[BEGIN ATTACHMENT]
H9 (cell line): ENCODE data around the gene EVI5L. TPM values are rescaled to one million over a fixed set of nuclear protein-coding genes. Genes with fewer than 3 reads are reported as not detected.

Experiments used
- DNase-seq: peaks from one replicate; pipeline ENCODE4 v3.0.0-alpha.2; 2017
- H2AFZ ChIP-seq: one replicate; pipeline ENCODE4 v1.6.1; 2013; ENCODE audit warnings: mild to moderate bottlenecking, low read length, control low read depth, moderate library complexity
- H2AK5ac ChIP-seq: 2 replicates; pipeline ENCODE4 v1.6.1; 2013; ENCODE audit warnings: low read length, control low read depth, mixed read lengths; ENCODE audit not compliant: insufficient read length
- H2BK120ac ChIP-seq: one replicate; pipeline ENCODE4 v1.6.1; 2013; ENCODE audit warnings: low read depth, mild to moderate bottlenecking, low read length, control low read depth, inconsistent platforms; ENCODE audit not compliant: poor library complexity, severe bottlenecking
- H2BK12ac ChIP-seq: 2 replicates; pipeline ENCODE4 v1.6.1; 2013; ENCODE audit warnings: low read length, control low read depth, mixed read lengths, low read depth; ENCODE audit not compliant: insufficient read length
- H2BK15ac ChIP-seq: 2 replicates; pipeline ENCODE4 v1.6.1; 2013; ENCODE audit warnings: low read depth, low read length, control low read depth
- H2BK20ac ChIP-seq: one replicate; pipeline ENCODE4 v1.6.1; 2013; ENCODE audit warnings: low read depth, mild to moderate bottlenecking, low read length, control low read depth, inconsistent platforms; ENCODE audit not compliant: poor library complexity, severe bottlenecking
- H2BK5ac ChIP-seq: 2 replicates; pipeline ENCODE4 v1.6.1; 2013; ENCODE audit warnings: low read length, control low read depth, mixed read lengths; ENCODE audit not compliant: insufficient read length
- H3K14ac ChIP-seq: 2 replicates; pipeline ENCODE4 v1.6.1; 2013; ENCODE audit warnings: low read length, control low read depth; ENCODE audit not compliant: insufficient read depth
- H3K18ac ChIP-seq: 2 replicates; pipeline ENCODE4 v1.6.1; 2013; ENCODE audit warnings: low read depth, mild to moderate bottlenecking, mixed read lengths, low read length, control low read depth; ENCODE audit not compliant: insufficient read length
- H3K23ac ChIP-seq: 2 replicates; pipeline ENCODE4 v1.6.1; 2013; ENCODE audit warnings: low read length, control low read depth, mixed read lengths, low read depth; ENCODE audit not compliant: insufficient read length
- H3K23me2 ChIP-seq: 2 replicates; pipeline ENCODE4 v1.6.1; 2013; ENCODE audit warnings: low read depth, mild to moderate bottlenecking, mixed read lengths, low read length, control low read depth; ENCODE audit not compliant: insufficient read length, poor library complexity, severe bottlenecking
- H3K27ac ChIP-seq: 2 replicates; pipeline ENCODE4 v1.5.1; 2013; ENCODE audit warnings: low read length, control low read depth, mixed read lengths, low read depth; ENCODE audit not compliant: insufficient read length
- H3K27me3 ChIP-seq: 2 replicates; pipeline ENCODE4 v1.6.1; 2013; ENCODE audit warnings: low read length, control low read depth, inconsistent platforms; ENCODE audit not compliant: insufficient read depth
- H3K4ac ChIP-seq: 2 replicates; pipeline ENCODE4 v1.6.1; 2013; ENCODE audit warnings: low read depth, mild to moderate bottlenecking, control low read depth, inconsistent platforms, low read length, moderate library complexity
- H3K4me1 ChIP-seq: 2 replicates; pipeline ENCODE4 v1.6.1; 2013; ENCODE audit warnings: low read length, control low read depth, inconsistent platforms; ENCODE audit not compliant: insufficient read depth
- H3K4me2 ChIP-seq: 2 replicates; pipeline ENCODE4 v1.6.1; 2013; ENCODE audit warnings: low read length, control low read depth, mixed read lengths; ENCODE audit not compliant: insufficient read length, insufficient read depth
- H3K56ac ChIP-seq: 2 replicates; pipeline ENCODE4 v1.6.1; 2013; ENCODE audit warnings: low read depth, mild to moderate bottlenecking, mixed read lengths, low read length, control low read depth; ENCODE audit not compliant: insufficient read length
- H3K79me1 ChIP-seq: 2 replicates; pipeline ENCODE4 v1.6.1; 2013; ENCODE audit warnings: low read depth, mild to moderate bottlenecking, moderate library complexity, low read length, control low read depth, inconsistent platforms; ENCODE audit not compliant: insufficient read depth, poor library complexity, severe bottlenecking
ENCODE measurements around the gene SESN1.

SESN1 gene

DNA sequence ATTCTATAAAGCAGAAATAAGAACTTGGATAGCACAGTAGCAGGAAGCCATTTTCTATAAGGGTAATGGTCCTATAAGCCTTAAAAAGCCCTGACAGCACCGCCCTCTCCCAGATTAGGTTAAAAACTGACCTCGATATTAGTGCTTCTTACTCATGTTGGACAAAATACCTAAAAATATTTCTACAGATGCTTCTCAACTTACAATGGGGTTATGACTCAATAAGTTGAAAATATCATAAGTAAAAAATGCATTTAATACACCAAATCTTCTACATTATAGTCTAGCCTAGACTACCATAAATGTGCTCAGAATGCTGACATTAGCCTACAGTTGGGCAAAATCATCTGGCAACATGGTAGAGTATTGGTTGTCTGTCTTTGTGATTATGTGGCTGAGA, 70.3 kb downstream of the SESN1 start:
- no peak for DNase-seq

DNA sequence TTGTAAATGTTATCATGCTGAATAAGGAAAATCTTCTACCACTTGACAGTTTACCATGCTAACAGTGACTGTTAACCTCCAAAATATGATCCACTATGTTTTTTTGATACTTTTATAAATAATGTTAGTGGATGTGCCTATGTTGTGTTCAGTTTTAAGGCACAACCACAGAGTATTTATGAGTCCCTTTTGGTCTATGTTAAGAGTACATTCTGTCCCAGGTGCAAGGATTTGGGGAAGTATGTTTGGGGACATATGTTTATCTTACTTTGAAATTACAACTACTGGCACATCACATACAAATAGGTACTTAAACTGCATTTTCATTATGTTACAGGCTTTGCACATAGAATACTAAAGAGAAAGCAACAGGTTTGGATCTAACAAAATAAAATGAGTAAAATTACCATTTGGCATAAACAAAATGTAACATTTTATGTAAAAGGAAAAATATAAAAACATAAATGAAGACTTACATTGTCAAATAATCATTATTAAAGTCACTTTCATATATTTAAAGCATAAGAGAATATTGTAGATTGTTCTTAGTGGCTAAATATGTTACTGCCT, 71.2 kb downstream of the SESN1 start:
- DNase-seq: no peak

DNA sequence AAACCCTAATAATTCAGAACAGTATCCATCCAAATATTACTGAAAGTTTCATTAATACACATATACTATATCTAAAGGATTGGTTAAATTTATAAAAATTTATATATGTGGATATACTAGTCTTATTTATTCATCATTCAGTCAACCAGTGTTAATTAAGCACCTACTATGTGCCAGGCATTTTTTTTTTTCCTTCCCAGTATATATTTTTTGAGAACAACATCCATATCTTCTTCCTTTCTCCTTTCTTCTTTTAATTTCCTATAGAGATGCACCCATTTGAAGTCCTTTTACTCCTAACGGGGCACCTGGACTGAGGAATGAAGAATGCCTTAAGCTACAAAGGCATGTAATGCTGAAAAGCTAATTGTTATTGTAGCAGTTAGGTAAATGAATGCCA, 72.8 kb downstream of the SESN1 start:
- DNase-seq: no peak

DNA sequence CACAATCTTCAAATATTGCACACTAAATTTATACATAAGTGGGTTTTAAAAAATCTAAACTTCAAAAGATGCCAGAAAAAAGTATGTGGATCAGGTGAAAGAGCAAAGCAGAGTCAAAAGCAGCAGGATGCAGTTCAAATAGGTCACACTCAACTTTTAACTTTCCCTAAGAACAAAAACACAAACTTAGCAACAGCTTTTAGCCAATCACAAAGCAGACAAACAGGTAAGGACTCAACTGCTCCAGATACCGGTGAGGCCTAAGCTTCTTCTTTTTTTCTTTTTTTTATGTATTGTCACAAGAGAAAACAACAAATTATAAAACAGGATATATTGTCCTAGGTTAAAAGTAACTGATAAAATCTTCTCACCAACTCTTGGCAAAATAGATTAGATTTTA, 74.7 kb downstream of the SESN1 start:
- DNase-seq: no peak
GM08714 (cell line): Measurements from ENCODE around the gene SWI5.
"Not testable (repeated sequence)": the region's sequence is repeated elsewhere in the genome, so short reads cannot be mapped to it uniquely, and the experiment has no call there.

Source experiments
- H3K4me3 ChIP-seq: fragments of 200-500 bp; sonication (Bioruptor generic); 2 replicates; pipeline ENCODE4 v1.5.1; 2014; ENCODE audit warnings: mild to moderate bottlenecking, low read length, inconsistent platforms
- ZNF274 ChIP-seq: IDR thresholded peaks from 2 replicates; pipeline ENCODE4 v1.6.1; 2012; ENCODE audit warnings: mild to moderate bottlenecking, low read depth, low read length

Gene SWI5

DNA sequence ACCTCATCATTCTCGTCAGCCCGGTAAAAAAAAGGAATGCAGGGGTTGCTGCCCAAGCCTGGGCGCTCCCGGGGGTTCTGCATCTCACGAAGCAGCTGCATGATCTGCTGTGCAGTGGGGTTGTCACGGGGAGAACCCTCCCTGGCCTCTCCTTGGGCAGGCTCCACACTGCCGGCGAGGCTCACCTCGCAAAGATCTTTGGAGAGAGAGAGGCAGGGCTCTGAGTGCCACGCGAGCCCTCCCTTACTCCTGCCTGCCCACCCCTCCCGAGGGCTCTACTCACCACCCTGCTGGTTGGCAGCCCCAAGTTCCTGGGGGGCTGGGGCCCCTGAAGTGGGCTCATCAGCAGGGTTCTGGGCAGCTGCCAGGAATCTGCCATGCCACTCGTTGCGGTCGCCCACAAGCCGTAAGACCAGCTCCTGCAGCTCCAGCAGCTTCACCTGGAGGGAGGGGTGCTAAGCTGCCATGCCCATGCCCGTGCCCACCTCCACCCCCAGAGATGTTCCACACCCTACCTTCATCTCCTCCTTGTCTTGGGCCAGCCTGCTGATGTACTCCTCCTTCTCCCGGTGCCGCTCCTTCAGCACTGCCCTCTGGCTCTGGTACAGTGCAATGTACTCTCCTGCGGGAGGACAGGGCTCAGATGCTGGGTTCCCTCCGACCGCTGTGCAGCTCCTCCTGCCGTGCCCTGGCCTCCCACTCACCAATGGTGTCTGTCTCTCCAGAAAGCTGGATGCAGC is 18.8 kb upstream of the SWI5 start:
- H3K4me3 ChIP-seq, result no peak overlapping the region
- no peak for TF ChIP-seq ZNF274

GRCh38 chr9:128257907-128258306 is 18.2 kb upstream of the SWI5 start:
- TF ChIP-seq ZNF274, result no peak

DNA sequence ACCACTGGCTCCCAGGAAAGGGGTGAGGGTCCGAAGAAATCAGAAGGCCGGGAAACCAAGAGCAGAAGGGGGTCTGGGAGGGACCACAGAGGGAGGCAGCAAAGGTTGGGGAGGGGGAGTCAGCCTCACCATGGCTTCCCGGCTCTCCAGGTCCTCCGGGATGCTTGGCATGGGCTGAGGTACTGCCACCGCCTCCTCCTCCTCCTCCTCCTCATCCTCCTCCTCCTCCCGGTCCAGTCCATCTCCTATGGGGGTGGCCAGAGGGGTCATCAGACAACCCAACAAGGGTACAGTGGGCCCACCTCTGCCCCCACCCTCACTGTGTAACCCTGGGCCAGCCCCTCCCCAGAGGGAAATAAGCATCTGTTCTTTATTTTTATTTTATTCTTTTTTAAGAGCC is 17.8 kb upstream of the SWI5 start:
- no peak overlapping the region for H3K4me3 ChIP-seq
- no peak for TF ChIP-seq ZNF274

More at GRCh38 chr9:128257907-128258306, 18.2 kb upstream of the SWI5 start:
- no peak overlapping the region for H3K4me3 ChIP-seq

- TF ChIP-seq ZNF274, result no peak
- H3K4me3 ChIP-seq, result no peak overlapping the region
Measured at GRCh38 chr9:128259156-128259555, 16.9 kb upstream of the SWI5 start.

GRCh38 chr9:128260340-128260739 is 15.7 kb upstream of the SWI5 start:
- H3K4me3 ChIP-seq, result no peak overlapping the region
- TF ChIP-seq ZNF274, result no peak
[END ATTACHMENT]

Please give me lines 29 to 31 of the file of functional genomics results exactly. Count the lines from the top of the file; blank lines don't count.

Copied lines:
- DNase-seq: no peak

DNA sequence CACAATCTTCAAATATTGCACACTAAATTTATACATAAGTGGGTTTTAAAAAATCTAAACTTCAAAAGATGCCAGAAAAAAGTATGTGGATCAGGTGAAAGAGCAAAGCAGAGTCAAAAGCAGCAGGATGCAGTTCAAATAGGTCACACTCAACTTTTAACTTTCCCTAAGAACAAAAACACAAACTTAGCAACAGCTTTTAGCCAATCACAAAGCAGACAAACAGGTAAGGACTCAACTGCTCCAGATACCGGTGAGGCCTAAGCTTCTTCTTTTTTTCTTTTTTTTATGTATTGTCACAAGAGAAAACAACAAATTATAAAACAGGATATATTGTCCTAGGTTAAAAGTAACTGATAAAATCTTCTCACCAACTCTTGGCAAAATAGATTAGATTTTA, 74.7 kb downstream of the SESN1 start:
- DNase-seq: no peak